Formed hypothesis from user interviews and analytics
Iterated and got user validation on the designs
Incrementally rolled out the changes to iOS and Android apps
Head of Product
CTO + 1 iOS developer + 1 Android developer + 1 web/backend developer
1 design lead (me) + 1 designer (visual)
Client: Vida clients were not actively using the trackers set by the coach. The most active ones were sharing pictures of food or screenshots of other tracker apps directly on the chat feed. They also occasionally shared their weight, but mostly ignored other trackers. The biggest problem was that the clients didn't feel accountable to the trackers.
Coach: Vida coaches didn't feel supported by the trackers to bring positive behavior changes to their clients. They felt that the most meaningful conversations happened over video or text chat, and the current tracking system only added clutter on their chat feed.
Business: Ineffective tracking came up as the #1 reason people leave: with 45% saying they left Vida because "tracking capabilities didn't meet their expectation"
After the first consultation, Vida coaches crafted a wellness plan with a few trackers based on their goals. Vida app was primarily a 1:1 chat interface with the ability for the client to send a text, photo or a tracker message to their coach. Many found Vida's trackers to be too rudimentary to be useful, and too mundane to motivate them to action. They either completely avoided tracking or simply relied on other tracking apps. On the other hand, Vida coaches were frustrated that they weren't able to get structured data from their clients to be able to track their progress.
We had the following hypothesis to redesign Vida's tracking system:
Having a dedicated space for tracking data would reduce clutter from the daily conversation
Showing daily progress would help bring daily accountability to trackers
Connecting dots between daily trackers and long term goals would inspired people to change
Adding simple trackers like food journaling and single tap actions would help non-trackers become better better trackers
Automatically importing data from other apps would reduce friction for existing trackers
Understand: I triangulated data from multiple sources (qualitative and quantitative) to understand the problem better. I interviewed 6 current clients, 6 clients who quit Vida, and 5 coaches to understand what's working and what's not working about the current trackers. I also pulled in some engagement metrics from MixPanel.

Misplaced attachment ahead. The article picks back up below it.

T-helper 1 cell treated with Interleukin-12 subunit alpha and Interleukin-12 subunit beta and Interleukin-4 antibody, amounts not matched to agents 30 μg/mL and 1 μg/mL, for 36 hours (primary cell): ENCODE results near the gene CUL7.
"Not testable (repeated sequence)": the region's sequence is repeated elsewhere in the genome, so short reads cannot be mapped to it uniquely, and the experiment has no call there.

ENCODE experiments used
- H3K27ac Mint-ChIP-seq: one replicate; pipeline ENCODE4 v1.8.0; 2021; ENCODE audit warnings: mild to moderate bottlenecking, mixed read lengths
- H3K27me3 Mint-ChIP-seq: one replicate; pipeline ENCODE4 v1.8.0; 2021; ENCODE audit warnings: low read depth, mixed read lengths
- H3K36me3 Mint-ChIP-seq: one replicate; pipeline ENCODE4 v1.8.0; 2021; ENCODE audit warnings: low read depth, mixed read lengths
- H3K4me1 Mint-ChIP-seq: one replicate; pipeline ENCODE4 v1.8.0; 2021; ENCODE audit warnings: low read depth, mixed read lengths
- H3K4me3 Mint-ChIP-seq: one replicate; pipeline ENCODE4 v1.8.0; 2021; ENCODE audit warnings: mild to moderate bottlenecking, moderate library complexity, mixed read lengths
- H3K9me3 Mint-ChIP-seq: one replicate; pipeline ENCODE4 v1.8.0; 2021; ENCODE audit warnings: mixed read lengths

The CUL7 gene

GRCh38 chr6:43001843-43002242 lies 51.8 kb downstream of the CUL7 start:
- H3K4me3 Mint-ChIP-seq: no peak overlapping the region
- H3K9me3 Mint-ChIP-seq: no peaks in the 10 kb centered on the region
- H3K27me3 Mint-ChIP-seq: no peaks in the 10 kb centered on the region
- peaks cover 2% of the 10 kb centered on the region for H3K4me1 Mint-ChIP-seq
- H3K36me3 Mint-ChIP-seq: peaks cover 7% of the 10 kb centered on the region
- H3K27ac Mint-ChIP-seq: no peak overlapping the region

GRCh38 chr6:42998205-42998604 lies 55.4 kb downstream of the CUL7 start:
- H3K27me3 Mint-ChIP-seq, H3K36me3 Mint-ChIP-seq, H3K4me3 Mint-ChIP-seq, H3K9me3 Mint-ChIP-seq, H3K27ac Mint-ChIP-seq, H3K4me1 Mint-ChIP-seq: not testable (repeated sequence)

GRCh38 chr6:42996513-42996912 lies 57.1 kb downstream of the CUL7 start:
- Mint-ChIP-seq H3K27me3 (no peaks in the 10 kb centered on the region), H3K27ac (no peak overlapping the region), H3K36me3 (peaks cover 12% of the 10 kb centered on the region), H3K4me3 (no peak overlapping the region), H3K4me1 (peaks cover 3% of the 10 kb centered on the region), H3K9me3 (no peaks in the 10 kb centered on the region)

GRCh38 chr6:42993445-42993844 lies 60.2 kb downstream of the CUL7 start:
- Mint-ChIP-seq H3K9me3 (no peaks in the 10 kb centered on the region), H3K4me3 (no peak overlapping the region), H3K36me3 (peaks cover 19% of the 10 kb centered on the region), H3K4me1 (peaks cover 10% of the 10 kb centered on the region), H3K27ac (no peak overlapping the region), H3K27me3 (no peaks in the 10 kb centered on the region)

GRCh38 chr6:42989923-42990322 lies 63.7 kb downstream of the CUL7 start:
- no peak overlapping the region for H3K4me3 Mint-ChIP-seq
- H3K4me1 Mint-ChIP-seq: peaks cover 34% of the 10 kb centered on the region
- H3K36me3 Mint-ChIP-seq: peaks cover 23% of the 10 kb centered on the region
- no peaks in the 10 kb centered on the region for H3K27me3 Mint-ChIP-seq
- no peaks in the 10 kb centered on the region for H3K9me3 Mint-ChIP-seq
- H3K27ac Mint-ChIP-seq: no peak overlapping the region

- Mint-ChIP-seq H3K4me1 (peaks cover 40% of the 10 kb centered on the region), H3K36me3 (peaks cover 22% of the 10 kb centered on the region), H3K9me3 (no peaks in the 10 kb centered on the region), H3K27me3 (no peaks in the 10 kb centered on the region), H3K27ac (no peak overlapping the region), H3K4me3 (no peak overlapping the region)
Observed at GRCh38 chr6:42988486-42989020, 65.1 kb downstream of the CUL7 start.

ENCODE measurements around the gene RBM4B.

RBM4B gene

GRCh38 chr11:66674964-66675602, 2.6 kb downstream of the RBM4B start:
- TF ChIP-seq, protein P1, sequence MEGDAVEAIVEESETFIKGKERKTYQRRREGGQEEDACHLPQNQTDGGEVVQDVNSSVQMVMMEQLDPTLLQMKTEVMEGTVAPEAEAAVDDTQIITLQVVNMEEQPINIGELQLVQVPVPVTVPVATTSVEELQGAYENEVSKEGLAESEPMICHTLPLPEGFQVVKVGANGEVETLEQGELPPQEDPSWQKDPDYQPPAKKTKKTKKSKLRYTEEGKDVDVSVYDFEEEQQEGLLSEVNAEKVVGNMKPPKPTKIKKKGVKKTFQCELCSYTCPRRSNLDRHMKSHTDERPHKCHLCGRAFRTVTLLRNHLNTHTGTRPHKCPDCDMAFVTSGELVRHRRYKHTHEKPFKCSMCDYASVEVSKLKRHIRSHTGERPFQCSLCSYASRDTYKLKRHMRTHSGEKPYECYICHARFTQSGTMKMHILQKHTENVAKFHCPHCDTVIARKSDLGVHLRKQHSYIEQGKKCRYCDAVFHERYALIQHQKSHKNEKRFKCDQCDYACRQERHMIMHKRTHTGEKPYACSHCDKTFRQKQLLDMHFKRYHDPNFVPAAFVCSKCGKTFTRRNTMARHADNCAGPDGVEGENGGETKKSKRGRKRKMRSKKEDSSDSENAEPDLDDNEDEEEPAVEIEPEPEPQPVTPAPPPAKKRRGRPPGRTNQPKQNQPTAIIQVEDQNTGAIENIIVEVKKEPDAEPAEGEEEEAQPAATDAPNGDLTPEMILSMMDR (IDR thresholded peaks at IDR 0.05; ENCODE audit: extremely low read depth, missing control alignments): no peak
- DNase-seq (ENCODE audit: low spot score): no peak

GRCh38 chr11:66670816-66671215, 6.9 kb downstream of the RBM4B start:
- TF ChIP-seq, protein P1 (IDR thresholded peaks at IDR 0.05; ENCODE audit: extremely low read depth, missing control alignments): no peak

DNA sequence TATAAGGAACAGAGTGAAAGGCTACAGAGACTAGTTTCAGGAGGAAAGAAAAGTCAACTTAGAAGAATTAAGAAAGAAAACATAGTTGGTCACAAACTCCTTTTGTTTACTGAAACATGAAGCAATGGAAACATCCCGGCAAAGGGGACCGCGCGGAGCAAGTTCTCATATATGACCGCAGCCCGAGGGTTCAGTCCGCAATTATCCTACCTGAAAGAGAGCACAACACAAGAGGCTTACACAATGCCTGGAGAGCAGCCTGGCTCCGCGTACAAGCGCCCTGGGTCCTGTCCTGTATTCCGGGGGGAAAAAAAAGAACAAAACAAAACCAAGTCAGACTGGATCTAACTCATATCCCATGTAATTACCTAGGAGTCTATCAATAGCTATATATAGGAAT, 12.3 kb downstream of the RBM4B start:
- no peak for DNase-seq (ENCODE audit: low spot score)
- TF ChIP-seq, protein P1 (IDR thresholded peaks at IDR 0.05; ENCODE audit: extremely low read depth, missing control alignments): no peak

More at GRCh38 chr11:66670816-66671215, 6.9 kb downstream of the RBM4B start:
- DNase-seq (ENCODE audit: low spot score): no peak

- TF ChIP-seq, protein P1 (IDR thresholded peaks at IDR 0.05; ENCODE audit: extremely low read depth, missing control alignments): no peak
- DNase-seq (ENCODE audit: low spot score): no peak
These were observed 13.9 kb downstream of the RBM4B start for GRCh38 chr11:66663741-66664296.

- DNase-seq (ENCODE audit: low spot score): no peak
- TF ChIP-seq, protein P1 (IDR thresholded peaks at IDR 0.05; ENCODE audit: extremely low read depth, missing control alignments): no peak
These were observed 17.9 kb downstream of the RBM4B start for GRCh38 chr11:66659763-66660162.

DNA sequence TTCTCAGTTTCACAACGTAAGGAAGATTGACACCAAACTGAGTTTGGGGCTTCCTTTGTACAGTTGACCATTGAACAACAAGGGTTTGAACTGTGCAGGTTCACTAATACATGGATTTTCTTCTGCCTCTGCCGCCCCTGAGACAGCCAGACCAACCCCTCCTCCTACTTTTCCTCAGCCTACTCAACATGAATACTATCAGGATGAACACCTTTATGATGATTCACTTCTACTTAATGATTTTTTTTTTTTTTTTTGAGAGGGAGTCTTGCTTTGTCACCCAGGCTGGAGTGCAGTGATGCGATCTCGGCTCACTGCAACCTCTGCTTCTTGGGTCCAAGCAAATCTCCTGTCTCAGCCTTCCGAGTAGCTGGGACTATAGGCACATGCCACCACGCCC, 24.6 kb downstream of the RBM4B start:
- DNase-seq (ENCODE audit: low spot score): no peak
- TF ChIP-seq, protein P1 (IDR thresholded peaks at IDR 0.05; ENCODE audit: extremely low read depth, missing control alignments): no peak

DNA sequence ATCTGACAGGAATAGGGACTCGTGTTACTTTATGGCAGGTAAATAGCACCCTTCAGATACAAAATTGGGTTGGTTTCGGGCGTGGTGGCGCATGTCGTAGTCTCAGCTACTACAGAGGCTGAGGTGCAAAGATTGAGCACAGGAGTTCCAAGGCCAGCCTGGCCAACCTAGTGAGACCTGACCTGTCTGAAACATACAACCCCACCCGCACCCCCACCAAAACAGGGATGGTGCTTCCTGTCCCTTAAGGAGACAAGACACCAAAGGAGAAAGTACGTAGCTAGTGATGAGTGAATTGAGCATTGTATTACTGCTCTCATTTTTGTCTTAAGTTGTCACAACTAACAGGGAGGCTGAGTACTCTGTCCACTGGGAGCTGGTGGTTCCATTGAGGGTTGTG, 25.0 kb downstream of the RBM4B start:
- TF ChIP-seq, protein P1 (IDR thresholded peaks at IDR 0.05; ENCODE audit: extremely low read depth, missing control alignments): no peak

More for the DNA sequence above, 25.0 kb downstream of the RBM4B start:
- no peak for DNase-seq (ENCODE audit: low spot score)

Prioritize: We knew from the get go that tracking on Vida can be fundamentally much, much stronger. Without product-market fit, it was hard to rationalize building an elaborate and rich tracking system that would require enormous resources and partnerships. There are companies focused on building just one tracker. We had overall 43 trackers on Vida from lifestyle (Exercise or Food) to clinical (Medicine or A1C). There are some you are supposed to track multiple times a day, to some who you are supposed to track once in a year. Where do we focus our attention on? We took a deeper look into our personas to find the reasons people come to Vida for. How can we help them the best? One of our key personas was Lance who was not much of a tracker - in fact he loved Vida so much because he didn't feel he was judged for not tracking.
Prototype & Validate: We built prototypes in Invision and iterated over them with feedback from current and old users. We wanted to validate if this new tracking framework would motivate them to track them more.
HIPAA made it hard to leverage chat transcripts to inform our personas.
Focusing on the daily view of actions in addition to individual trackers was a challenge.
Clients wanted to add/edit/delete their trackers/goals, and coaches wanted to control this.
How would the non daily trackers (like Weight or Blood Pressure) show up in the daily view of trackers?
Measure if this system improves behavior changes over longer periods of time
Understand how we could dig deeper into motivating users to complete all their actions in a day